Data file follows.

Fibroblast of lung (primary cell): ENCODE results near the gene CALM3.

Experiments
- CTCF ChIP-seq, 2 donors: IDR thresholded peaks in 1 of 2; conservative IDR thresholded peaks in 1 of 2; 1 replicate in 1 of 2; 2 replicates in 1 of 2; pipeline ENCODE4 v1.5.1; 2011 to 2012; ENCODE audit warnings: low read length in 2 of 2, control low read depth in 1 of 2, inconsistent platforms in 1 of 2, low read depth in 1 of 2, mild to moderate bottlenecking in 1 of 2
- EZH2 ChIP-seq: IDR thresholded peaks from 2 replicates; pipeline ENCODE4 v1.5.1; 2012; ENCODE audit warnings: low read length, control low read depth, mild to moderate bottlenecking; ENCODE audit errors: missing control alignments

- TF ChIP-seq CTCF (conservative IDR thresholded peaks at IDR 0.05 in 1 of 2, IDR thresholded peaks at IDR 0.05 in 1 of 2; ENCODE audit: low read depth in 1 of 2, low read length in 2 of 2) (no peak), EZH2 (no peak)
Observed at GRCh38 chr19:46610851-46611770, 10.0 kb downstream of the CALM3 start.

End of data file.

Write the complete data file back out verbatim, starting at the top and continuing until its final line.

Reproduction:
Fibroblast of lung (primary cell): ENCODE results near the gene CALM3.

Experiments
- CTCF ChIP-seq, 2 donors: IDR thresholded peaks in 1 of 2; conservative IDR thresholded peaks in 1 of 2; 1 replicate in 1 of 2; 2 replicates in 1 of 2; pipeline ENCODE4 v1.5.1; 2011 to 2012; ENCODE audit warnings: low read length in 2 of 2, control low read depth in 1 of 2, inconsistent platforms in 1 of 2, low read depth in 1 of 2, mild to moderate bottlenecking in 1 of 2
- EZH2 ChIP-seq: IDR thresholded peaks from 2 replicates; pipeline ENCODE4 v1.5.1; 2012; ENCODE audit warnings: low read length, control low read depth, mild to moderate bottlenecking; ENCODE audit errors: missing control alignments

- TF ChIP-seq CTCF (conservative IDR thresholded peaks at IDR 0.05 in 1 of 2, IDR thresholded peaks at IDR 0.05 in 1 of 2; ENCODE audit: low read depth in 1 of 2, low read length in 2 of 2) (no peak), EZH2 (no peak)
Observed at GRCh38 chr19:46610851-46611770, 10.0 kb downstream of the CALM3 start.